Facebook will prohibit hate speech in ads, no matter where it comes from: Zuckerberg
Facebook CEO Mark Zuckerberg said that under its new policies, Facebook will ban all ads that target people and brand them as threats to anyone’s physical safety and health.
Facebook CEO Mark Zuckerberg said on Friday that the social media company will be changing its policies and will prohibit hate speech in all advertisements.
Zuckerberg said that under its new policies, Facebook will ban all ads that target people of a particular race, ethnicity, nationality, caste, immigration origin, gender and sexual orientation and brand them as threats to anyone’s physical safety and health.
The CEO added that while he is committed to making sure Facebook remains a safe place for people to use their voice and discuss important issues, he also stands against hate and anything that incites violence and/or suppresses voting. He added that targeted ads will be removed from the platforms no matter where they come from.
Zuckerberg also added that Facebook will do more to protect refugees, immigrants, migrants and those seeking asylum from all ads that suggest that people like these are inferior to others and ads that show contempt or disgust and dismiss them on any ground.
These comments from the Facebook CEO came after almost 100 brands announced they would be pulling their ads off Facebook for July as a part of the #StopHateForProfit movement. This movement has been started against Facebook’s repeated failure to address hate on its platforms.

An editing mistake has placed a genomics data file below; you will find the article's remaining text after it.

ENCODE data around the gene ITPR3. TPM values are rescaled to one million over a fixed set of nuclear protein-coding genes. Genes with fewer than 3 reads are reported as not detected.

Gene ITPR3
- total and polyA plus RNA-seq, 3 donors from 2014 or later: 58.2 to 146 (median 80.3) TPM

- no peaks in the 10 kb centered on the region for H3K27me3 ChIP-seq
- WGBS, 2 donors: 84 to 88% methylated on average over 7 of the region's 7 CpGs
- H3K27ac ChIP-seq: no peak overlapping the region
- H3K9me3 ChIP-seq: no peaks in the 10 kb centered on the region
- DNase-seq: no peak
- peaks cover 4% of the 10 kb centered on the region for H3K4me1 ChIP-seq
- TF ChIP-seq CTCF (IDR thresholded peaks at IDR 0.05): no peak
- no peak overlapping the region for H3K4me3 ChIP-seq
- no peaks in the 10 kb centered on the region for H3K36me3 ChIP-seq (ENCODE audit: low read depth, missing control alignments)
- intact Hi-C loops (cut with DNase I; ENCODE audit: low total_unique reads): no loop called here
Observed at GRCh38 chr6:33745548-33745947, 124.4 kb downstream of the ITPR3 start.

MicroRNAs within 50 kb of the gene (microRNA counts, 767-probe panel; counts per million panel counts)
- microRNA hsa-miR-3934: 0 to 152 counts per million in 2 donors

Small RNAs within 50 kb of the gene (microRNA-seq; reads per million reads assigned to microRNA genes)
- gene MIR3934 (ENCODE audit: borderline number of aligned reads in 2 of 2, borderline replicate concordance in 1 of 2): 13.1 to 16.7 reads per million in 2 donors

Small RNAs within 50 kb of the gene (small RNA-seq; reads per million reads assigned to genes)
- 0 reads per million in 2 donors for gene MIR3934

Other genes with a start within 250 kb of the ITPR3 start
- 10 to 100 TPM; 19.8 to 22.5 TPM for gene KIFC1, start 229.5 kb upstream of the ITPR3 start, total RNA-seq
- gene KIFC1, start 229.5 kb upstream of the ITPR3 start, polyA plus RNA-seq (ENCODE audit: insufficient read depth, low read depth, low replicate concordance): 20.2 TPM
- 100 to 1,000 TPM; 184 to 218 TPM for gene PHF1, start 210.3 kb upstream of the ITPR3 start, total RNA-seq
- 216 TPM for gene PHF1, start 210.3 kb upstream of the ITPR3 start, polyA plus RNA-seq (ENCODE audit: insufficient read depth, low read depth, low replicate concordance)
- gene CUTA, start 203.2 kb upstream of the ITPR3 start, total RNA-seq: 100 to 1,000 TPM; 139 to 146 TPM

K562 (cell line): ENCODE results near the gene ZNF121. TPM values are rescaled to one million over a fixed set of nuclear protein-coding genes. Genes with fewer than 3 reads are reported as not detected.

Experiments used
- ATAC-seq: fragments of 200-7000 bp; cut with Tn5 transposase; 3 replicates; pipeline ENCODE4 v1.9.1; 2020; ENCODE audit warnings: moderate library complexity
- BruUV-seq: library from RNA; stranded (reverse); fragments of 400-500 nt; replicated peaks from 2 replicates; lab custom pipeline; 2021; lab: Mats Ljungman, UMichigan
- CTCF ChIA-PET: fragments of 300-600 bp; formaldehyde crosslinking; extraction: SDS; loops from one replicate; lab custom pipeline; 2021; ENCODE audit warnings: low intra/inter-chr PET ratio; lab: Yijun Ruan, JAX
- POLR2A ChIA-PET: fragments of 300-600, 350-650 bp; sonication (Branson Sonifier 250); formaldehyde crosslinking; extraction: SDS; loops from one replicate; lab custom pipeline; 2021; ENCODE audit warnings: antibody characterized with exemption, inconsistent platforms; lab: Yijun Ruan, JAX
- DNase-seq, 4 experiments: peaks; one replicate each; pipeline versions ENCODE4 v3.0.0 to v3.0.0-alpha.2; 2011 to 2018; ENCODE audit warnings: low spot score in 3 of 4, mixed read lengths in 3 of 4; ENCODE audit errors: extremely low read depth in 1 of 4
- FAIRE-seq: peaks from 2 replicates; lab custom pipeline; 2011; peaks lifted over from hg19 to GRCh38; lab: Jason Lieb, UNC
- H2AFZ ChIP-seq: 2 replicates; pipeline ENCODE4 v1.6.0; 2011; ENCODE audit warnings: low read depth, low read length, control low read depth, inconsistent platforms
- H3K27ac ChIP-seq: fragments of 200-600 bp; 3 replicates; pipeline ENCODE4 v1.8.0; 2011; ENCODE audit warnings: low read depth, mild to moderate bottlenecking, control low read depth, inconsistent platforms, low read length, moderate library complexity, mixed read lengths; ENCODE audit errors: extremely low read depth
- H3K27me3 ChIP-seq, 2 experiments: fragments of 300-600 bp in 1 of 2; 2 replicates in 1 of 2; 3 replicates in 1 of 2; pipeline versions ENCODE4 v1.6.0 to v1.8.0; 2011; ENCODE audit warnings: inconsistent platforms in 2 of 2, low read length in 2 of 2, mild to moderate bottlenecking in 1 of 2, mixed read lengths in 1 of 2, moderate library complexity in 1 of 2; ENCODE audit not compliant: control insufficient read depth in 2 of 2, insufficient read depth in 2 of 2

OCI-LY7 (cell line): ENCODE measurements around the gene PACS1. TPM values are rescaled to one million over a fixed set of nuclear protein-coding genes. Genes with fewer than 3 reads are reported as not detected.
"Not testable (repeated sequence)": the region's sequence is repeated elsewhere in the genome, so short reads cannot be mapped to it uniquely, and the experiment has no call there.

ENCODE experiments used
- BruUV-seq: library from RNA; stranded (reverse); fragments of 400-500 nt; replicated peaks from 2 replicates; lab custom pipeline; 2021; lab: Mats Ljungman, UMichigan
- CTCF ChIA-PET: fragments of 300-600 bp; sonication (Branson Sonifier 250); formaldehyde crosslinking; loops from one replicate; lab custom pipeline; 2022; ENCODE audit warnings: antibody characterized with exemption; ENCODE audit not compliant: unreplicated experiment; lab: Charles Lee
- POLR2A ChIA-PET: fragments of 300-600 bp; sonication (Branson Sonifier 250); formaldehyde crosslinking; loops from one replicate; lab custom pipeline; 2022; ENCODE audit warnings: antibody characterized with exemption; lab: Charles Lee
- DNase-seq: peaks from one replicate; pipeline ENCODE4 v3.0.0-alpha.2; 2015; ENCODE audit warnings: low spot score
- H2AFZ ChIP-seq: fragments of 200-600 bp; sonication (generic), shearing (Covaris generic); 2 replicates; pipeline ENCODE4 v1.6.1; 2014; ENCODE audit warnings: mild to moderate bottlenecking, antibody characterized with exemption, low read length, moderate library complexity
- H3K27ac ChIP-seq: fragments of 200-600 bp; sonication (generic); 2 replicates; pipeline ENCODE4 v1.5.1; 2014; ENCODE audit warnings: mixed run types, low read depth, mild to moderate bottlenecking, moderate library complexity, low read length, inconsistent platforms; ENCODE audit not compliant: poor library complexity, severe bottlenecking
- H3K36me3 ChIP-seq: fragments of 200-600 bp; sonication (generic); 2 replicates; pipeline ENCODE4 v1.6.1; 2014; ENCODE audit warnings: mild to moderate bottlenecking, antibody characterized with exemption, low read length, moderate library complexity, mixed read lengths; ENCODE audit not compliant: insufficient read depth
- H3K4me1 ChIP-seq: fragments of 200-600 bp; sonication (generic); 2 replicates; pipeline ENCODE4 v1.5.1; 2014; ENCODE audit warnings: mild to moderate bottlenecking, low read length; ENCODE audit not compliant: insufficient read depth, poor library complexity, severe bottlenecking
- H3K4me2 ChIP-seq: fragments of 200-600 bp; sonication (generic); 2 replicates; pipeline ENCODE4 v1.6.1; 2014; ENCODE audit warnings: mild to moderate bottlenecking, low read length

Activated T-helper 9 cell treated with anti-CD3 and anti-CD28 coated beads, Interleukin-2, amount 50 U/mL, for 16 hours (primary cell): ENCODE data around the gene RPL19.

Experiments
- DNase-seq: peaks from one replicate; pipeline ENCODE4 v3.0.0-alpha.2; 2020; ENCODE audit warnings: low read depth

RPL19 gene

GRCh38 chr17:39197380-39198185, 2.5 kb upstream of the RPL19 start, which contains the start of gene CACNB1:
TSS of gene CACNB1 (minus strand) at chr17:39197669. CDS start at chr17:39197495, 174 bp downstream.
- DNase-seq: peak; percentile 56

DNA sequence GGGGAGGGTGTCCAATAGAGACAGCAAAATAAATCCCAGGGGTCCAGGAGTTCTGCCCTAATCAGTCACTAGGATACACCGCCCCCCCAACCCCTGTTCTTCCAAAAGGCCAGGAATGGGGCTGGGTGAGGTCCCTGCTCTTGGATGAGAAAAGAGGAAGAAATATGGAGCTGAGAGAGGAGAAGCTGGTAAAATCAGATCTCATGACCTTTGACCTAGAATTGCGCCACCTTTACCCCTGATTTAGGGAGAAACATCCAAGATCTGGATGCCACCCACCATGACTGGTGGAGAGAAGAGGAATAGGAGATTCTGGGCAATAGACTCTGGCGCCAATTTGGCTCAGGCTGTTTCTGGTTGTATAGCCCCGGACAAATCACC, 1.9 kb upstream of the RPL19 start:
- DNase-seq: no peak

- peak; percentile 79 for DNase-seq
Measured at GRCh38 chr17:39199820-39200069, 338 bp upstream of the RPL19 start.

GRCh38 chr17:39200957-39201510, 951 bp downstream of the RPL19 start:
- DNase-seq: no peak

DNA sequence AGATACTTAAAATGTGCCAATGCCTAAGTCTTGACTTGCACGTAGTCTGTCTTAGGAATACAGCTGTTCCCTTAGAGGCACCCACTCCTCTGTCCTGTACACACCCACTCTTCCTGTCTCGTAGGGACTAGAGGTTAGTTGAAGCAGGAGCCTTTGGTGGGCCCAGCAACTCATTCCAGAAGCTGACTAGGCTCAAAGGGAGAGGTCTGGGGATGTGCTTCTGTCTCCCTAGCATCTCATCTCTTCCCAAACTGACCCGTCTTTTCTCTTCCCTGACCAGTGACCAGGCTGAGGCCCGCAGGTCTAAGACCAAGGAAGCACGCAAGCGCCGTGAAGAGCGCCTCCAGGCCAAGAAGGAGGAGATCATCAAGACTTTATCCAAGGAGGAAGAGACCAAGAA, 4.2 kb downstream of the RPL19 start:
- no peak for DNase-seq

Advertisers who have pulled out from Facebook for July include Verizon, Unilever, The North Face, Patagonia, REI, Lending Club etc. Zuckerberg has not directly addressed this ad boycott but Facebook’s stock closed down 8.3% on Friday.
The CEO also announced on Friday that if content has been allowed to stay on the platform despite violating some of the polices, because it is newsworthy and of public interest, Facebook will be labeling them. Users who may try to share that content will see a prompt that tells that the content they are trying to share may violate the company’s policies.
Twitter practices something similar.
Zuckerberg explained his decisions in the Facebook post (above) and added that “there is no newsworthiness exemption to content that incites violence or suppresses voting. Even if a politician or government official says it, if we determine that content may lead to violence or deprive people of their right to vote, we will take that content down. Similarly, there are no exceptions for politicians in any of the policies I'm announcing here today”.